Tuesday, November 23, 2004

Reforming Academia

The Wall Street Journal's John Fund wrote yesterday about bringing "intellectual diversity" to America's campi. He cites the study by Klein and Stern, the concept of academia's problem of groupthink, (both previously mentioned here and here, respectively) as well as David Horowitz's work. Fund believes a promising reform idea would be in the use of tuition vouchers, which is being tried in Colorado (a target state of Horowitz and his Academic Bill of Rights)
Starting next year, the state will start shifting its higher-ed dollars from direct payments to universities to vouchers that will go directly to students. The idea is hardly radical. It is taken from the GI Bill of Rights, which is widely credited with giving returning veterans a chance at college through a program that won universal acclaim.

Debating such reforms is perfectly legitimate given that about half of the budget of public university systems come from taxpayers. Private universities derive about 35% of their budgets from public money, largely research grants. In addition, much of the student loan and grant money used to pay college tuition flows from taxpayer sources.

Richard Vedder, an economist at Ohio University, argues that its time to scale back taxpayer subsidies to universities and move towards a voucher plan so that schools would have to compete for students as paying customers. That might also end the punishing double-digit tuition increases many schools have been imposing. Our colleges and universities would benefit not only from some intellectual diversity, but also some diversity and competition in how they pay their bills and how students and taxpayers hold them to account.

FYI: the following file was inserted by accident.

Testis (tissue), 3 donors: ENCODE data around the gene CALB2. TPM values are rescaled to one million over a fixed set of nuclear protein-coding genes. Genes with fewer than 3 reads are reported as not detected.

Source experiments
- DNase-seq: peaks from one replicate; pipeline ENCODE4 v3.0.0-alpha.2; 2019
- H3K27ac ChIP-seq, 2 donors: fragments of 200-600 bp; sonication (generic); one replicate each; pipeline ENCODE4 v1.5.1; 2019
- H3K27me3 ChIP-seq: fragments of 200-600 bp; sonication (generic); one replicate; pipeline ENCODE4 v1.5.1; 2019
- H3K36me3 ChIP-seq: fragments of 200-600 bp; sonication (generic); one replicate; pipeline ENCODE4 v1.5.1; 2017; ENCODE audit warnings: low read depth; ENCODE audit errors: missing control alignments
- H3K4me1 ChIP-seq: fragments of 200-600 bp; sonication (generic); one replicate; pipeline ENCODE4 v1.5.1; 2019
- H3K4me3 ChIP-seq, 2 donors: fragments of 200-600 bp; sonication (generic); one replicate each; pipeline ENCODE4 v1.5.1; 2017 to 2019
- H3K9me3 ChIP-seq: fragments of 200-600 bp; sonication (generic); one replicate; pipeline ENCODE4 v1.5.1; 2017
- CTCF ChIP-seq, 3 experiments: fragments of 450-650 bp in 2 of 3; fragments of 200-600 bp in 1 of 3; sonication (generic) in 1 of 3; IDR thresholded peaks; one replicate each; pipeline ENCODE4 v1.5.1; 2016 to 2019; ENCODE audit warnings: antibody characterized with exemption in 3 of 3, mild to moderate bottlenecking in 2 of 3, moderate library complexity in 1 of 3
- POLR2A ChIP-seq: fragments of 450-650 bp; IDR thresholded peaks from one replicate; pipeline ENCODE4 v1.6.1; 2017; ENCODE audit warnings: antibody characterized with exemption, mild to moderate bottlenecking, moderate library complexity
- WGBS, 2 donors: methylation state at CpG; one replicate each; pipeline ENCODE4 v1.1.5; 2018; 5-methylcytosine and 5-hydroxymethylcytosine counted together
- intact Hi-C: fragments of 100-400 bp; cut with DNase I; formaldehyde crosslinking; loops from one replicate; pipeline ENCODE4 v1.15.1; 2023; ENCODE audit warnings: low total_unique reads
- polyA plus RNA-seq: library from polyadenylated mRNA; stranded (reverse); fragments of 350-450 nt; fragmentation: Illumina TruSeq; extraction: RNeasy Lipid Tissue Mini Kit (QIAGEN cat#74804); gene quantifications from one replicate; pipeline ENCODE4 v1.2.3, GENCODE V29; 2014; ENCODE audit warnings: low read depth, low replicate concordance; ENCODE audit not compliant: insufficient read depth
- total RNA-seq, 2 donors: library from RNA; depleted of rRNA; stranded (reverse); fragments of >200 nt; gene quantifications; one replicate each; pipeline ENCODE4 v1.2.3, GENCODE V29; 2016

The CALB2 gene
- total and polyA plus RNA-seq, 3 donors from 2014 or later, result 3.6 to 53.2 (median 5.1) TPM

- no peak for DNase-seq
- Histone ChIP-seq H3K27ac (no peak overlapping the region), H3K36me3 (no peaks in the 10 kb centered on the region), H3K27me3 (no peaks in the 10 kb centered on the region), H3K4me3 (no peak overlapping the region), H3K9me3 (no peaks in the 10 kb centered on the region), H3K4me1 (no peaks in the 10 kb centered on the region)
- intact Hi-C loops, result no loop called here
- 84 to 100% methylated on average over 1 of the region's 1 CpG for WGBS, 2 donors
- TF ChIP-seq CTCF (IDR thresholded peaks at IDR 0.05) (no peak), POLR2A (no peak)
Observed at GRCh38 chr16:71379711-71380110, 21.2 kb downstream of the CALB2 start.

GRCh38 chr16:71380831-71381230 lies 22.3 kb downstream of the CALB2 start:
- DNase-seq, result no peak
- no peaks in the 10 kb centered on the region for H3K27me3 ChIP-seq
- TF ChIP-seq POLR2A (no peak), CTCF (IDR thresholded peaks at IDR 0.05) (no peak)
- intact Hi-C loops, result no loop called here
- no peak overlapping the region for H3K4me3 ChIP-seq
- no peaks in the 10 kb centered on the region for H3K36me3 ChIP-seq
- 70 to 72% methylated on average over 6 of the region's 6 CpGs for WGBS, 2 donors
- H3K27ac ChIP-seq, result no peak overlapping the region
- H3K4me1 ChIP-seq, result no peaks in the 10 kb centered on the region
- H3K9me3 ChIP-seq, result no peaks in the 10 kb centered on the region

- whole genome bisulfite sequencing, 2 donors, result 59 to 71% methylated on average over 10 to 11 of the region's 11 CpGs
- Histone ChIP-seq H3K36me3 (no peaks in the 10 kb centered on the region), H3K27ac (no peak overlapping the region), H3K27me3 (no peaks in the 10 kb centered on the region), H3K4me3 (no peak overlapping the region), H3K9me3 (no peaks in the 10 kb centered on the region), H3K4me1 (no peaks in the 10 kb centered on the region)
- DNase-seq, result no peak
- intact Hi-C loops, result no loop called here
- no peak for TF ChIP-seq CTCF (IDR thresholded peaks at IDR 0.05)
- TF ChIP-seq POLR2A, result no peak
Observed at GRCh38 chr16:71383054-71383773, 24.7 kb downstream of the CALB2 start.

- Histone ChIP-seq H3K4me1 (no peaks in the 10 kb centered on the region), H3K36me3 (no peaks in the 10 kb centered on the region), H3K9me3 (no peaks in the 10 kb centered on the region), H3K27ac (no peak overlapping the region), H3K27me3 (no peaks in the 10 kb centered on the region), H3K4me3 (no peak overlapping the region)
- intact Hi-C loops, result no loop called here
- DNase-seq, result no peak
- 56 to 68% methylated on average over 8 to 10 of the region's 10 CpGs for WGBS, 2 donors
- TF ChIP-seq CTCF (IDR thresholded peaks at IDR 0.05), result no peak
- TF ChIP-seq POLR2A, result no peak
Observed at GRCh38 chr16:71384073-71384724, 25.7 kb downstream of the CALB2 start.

Obviously, the expected result would be students choosing schools that offer intellectual diversity. There is a chance that this could lead to a sort of academic polarization (swing students, anyone?), but I expect that quality of education would still override any desire to slip comfortably into an ideological cocoon. This plan does have appeal and it should come as no surprise that those at the Wall Street Journal would favor such a market-based proposal. As I've said before, I don't have much confidence that the academy can reform itself. Perhaps it is time to hit them where it hurts to spur on such internal soul-searching.

Meanwhile, there are some movements within the grounds of the academy to reform the system. First are the Horowitz-supported Students for Academic Freedom and the independent National Association of Scholars, two organizations that strive for more of Fund's intellectual diversity. For example, Students at Columbia have had enough of persistent anti-Israel polemics on campus and are fighting back (though the offending professors won't go quietly). Finally, conservative campus newspapers are popping up everywhere...even at Brown!

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